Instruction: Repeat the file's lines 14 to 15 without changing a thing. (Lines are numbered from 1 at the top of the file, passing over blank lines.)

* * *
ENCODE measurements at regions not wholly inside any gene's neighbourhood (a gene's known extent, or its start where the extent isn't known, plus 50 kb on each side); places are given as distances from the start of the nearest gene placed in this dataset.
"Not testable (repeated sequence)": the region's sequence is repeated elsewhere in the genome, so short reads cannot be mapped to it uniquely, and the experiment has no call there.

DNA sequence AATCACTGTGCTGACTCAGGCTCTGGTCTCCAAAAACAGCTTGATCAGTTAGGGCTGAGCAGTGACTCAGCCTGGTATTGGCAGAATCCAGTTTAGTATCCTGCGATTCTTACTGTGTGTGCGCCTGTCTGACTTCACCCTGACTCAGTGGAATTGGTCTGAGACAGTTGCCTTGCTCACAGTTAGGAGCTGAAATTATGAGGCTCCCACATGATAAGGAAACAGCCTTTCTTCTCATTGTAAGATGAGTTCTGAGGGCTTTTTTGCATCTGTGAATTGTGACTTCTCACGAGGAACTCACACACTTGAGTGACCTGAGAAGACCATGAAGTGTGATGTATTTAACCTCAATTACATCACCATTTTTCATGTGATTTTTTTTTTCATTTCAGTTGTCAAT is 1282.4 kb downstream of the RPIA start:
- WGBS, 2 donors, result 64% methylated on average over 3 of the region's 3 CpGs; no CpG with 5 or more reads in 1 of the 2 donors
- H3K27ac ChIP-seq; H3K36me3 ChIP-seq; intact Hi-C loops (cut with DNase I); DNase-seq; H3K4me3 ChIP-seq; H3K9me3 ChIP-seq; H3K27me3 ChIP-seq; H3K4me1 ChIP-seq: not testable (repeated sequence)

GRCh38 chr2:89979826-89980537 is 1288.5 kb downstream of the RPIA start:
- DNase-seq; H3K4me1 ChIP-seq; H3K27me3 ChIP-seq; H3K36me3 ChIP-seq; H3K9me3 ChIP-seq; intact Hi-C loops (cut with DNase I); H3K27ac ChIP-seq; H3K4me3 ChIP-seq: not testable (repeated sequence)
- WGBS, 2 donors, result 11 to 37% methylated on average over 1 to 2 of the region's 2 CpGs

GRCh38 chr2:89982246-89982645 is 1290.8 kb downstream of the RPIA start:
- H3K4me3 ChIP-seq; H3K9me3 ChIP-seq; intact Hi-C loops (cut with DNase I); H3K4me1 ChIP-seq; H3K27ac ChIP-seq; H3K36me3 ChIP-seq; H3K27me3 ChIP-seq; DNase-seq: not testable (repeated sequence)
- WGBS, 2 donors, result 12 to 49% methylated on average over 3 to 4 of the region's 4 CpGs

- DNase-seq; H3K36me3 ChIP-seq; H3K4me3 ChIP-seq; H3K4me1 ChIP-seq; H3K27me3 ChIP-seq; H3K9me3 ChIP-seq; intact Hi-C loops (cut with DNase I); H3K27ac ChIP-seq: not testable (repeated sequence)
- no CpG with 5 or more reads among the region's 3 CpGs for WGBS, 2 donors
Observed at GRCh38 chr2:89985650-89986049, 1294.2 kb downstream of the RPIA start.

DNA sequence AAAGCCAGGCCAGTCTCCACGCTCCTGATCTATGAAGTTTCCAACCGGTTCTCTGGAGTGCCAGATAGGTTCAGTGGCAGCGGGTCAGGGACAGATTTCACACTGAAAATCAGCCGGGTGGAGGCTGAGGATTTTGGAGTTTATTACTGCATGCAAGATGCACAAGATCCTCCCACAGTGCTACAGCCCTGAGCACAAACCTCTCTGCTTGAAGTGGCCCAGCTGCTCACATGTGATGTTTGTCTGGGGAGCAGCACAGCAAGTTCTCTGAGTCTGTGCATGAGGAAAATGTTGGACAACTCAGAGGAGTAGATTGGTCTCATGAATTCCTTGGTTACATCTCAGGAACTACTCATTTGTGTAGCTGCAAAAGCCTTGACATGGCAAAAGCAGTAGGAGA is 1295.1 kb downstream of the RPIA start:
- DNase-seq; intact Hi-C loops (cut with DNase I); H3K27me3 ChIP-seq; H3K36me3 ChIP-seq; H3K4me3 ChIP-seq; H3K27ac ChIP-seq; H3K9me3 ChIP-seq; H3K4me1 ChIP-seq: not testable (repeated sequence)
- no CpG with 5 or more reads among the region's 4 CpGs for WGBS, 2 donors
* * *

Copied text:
Observed at GRCh38 chr2:89985650-89986049, 1294.2 kb downstream of the RPIA start.

DNA sequence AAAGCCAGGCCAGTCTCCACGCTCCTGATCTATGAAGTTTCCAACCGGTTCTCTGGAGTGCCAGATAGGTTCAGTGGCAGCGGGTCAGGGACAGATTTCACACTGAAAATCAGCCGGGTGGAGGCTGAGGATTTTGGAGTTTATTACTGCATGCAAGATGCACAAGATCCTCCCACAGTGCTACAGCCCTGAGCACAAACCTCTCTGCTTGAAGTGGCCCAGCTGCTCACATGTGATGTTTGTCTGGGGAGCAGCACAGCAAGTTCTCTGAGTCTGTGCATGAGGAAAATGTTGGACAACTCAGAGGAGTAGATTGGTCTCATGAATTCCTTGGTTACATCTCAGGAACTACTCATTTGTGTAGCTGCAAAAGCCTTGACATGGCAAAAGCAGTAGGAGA is 1295.1 kb downstream of the RPIA start: